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Report Recommends Strong International Focus For Afterschool Programs


NEW YORK, NY -- As policymakers and business leaders debate strategies to upgrade the U.S. education system to ensure our future competitiveness and innovation, a coalition of organizations released a report today recommending a strong international focus in afterschool programs to help American children prepare for the new global economy.

“Afterschool for the Global Age,” issued by Asia Society, The George Lucas Educational Foundation, the Afterschool and Community Learning Network, The Children’s Aid Society, and the Center for Afterschool and Community Education at Foundations, Inc., identifies strategies for expanding internationally themed programming in afterschool and summer learning initiatives. The report offers a research-based overview of why international education is a vital part of a full and well-rounded education for all students and highlights promising practices, new innovations, and recommendations to build effective programs. It summarizes the expertise of two dozen national, state, and local education and youth development leaders who convened at a national forum in 2006.

“Afterschool and summer programs are an important, but until now largely untapped, opportunity to help prepare young people for employment and citizenship in the global age. While Congress debates No Child Left Behind and other competitiveness measures, educators and youth workers have the opportunity to bring about change now by integrating international content that exposes children to the world beyond our borders,” said Vishakha N. Desai, President, Asia Society.

The report concludes that afterschool and summer programs are ideal settings to learn about world affairs, cultures, and languages by helping young people make relevant connections, explore project-based learning, and connect to peers worldwide through communication technologies. Examples outlined in the report focus on ways to introduce global content through inquiry-based projects, games, arts, and sports while developing skills for early literacy, math and science, world languages, and career preparation.

A notable model of the type of afterschool programming highlighted in the report is carried out by Global Kids (, a New York City-based non-profit that leverages partnerships with the Public Broadcasting Service, the Council on Foreign Relations and youth groups worldwide to foster virtual dialogues about current events, and promote global citizenship through interactive educational games. Their online learning programs raise youth awareness on health, poverty, and other global issues through virtual communities such as Teen Second Life.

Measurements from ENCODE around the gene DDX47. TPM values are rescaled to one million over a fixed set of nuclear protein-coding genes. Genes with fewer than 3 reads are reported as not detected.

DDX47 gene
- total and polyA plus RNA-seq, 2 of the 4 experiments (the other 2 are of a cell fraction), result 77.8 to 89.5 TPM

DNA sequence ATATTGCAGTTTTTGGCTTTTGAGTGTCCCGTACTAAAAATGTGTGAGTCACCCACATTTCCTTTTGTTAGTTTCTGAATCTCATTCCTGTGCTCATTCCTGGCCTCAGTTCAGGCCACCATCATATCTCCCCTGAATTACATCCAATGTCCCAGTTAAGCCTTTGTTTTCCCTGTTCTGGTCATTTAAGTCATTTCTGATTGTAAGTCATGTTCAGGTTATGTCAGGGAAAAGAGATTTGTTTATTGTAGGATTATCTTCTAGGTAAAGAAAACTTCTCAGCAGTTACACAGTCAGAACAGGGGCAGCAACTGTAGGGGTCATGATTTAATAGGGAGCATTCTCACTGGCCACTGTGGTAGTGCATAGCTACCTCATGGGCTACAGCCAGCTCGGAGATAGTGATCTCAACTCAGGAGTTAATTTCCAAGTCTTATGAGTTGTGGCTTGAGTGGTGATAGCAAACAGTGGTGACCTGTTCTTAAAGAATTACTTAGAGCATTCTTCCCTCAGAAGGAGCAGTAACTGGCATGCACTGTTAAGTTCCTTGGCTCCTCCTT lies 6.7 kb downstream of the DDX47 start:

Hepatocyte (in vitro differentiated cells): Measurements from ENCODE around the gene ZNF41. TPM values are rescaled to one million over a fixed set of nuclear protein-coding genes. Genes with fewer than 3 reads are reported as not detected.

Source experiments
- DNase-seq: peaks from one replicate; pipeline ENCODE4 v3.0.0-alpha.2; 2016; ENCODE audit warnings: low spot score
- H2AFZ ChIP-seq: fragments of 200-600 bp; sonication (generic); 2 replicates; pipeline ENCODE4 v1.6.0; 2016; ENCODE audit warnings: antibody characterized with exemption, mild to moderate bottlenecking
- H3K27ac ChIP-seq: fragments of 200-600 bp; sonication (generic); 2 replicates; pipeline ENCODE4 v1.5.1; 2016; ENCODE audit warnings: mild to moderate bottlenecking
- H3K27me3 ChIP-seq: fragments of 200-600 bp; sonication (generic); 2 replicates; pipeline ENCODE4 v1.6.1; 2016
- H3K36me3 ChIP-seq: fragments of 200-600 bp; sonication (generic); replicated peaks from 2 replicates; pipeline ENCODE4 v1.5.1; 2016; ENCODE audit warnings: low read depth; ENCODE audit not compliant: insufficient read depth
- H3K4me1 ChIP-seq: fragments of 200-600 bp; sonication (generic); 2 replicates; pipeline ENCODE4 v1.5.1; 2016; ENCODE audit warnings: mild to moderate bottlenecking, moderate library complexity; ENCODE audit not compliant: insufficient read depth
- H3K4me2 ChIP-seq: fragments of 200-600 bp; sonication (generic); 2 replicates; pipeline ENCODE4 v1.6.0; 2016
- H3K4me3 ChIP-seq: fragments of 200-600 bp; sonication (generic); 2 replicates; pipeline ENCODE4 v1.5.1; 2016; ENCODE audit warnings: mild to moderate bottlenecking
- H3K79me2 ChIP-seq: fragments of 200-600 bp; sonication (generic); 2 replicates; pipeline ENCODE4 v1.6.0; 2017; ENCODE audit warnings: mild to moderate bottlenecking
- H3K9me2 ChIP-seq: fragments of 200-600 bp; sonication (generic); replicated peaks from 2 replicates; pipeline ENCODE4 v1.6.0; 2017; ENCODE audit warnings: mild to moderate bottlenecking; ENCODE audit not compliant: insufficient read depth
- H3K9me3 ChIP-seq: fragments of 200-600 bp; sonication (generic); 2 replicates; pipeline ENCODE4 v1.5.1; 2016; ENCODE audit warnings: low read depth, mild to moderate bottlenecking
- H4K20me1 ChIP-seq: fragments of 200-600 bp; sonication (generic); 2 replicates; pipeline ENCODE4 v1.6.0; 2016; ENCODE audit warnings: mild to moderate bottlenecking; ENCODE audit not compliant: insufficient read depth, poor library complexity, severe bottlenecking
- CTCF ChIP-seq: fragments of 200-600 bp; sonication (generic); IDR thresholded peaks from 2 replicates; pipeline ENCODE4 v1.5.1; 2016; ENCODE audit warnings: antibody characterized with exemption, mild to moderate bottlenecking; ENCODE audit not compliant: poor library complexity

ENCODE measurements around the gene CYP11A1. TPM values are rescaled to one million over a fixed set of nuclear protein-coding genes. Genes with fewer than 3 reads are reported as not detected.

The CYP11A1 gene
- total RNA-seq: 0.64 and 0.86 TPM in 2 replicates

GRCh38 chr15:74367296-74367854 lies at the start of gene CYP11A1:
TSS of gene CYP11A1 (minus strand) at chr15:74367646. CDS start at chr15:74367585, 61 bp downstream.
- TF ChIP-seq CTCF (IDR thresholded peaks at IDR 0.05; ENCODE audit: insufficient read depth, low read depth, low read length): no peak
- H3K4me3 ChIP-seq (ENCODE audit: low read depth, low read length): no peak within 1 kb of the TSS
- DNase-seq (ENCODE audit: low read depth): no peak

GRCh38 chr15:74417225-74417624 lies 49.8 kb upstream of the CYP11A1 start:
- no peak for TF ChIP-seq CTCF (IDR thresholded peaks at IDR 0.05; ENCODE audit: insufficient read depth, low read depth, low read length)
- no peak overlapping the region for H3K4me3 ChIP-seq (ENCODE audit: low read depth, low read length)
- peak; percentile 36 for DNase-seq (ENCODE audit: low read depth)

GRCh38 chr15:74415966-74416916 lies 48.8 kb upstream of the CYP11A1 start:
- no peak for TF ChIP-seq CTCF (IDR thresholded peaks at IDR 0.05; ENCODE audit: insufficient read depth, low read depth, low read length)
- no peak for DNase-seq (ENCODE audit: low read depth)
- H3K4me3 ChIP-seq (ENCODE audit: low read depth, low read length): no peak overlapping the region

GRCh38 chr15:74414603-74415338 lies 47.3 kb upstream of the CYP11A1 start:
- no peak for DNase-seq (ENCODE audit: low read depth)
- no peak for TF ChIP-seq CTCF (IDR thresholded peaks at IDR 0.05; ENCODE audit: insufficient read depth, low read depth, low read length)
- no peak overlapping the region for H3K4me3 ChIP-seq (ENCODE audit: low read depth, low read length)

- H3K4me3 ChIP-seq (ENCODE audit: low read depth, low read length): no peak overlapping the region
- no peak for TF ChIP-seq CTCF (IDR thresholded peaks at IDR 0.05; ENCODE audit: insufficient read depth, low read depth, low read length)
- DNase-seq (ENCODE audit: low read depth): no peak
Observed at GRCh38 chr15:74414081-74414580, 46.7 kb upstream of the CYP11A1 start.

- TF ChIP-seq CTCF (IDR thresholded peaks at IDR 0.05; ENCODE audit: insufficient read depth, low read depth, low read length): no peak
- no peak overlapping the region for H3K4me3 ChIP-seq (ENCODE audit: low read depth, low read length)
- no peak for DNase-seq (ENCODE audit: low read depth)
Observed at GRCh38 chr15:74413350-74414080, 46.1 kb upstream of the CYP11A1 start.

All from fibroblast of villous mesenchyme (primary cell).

Milton Chen, executive director of The George Lucas Educational Foundation, said, “Kids are natural explorers. As the school day has increasingly narrowed in its focus on testing, we must find new ways to help young people become engaged with deeper, more meaningful, and productive learning. Integrating international education into afterschool and summer programs is a much-needed approach to create natural connections to diverse communities and cultures, and to build deeper global literacy skills through the technology tools that young people already know and love.”

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Asia Society

Asia Society is the leading global organization working to strengthen relationships and promote understanding among the people, leaders, and institutions of Asia and the United States. We seek to enhance dialogue, encourage creative expression, and generate new ideas across the fields of policy, business, education, arts, and culture. Founded in 1956, Asia Society is a nonpartisan, nonprofit educational institution with offices in Hong Kong, Houston, Los Angeles, Manila, Melbourne, Mumbai, New York, San Francisco, Shanghai, and Washington, D.C. On the web at

The George Lucas Educational Foundation

The George Lucas Educational Foundation, founded in 1991, is a nonprofit operating foundation that documents and disseminates information about exemplary programs in K-12 schools and communities. It serves this mission through the creation of media including Edutopia magazine, its Web site,, and documentaries celebrating the unsung heroes who are making “Edutopia” a reality.


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